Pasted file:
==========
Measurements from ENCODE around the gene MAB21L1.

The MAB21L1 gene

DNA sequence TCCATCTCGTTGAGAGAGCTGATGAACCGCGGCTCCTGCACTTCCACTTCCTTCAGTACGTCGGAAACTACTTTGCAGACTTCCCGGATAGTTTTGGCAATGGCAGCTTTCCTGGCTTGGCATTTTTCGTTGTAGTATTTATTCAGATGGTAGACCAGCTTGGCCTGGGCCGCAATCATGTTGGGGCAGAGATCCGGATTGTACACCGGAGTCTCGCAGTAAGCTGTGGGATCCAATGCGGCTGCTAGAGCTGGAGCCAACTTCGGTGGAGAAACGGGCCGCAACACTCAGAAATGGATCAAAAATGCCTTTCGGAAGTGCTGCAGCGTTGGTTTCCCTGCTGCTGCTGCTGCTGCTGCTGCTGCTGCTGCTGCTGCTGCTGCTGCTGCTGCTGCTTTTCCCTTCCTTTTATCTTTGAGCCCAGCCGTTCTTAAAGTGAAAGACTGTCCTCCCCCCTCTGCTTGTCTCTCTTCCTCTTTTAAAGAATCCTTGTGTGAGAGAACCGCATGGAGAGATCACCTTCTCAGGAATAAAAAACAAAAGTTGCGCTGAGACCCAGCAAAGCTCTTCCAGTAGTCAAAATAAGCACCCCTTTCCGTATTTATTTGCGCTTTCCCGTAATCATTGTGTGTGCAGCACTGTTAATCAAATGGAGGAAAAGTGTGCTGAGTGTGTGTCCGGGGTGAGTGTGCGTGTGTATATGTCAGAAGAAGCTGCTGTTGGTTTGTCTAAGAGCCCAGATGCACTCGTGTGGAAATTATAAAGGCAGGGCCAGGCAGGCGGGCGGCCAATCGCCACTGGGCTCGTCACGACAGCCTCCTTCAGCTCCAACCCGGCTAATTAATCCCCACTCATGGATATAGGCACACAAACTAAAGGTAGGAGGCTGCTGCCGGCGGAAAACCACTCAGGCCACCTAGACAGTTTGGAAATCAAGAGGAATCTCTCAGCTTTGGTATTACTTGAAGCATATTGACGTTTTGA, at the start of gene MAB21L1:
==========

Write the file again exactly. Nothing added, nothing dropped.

Measurements from ENCODE around the gene MAB21L1.

The MAB21L1 gene

DNA sequence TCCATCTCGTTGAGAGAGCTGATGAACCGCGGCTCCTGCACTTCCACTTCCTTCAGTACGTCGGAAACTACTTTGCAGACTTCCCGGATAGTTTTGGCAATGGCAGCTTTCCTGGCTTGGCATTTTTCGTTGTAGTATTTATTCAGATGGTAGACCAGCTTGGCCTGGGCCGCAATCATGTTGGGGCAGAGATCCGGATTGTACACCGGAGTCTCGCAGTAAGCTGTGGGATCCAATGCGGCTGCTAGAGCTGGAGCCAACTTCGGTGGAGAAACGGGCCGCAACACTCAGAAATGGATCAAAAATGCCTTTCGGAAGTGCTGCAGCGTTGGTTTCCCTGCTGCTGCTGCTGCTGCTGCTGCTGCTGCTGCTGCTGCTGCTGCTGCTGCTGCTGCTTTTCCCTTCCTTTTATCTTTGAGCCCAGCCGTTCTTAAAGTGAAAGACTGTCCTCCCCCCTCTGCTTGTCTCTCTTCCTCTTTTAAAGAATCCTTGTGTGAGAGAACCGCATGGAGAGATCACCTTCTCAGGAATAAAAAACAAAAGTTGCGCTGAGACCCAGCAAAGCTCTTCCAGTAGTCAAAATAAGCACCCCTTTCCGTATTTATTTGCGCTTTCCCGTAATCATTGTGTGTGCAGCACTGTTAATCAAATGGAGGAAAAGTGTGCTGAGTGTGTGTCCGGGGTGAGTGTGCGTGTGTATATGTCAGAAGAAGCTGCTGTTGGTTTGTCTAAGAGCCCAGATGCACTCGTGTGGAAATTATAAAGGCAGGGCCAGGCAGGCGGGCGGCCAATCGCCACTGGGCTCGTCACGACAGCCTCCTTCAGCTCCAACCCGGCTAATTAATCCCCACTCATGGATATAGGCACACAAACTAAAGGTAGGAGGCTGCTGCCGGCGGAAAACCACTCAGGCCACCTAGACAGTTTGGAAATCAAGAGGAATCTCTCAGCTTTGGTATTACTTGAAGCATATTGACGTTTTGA, at the start of gene MAB21L1: